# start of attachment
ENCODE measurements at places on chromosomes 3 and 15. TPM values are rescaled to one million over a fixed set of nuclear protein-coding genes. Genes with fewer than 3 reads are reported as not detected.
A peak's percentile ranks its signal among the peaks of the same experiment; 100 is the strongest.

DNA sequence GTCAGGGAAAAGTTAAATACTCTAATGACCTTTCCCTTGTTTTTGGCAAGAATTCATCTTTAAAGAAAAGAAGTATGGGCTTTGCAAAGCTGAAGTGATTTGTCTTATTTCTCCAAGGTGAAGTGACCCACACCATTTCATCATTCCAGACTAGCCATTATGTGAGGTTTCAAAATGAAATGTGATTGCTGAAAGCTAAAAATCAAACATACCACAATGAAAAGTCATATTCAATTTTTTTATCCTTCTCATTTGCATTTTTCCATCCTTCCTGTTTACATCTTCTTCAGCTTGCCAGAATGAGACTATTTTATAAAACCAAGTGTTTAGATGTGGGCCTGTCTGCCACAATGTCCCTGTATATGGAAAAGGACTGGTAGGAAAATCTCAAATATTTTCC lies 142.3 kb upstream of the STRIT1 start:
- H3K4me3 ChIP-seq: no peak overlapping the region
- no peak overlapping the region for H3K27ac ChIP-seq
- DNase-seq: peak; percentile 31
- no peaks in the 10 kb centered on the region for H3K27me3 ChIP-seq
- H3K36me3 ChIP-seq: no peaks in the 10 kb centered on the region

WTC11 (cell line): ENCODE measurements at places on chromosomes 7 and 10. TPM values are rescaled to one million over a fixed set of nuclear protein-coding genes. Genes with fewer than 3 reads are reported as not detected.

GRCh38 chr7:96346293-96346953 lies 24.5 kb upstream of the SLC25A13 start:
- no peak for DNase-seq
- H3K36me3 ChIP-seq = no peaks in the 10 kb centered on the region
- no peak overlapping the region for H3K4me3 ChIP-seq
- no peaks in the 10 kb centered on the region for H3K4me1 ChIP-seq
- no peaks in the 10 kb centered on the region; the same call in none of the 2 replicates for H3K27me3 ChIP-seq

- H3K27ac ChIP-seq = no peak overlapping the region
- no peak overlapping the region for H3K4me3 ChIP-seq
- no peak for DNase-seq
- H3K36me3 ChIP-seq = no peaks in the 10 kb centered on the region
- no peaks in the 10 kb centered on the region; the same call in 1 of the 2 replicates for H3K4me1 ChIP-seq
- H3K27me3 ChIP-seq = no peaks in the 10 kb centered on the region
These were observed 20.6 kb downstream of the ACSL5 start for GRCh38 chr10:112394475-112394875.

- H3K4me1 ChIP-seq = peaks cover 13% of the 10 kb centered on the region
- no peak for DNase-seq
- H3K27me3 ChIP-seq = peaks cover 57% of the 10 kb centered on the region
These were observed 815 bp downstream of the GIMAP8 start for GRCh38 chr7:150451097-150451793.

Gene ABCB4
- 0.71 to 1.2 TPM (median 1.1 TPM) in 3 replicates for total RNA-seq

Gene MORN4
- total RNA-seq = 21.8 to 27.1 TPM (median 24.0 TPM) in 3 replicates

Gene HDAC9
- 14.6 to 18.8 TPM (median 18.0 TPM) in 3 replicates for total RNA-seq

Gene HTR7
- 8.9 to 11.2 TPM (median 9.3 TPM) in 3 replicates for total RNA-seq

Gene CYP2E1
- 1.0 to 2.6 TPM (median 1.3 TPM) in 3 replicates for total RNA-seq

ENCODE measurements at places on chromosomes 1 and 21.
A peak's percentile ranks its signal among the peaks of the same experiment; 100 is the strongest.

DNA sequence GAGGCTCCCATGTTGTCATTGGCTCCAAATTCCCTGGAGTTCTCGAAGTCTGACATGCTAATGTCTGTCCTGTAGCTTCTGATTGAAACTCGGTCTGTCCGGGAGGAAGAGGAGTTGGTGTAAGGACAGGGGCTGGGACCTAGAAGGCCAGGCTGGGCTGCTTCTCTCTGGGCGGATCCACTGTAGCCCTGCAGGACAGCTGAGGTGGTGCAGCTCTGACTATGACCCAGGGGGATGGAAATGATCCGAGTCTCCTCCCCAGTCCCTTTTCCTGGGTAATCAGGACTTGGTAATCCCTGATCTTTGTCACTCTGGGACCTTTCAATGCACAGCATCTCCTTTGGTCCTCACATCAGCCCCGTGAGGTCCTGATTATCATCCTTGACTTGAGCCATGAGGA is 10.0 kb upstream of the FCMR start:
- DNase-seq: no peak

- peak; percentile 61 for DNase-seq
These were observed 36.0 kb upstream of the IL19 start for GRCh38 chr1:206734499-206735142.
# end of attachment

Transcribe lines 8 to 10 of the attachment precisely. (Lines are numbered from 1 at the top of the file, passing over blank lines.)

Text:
- H3K36me3 ChIP-seq: no peaks in the 10 kb centered on the region

WTC11 (cell line): ENCODE measurements at places on chromosomes 7 and 10. TPM values are rescaled to one million over a fixed set of nuclear protein-coding genes. Genes with fewer than 3 reads are reported as not detected.

GRCh38 chr7:96346293-96346953 lies 24.5 kb upstream of the SLC25A13 start: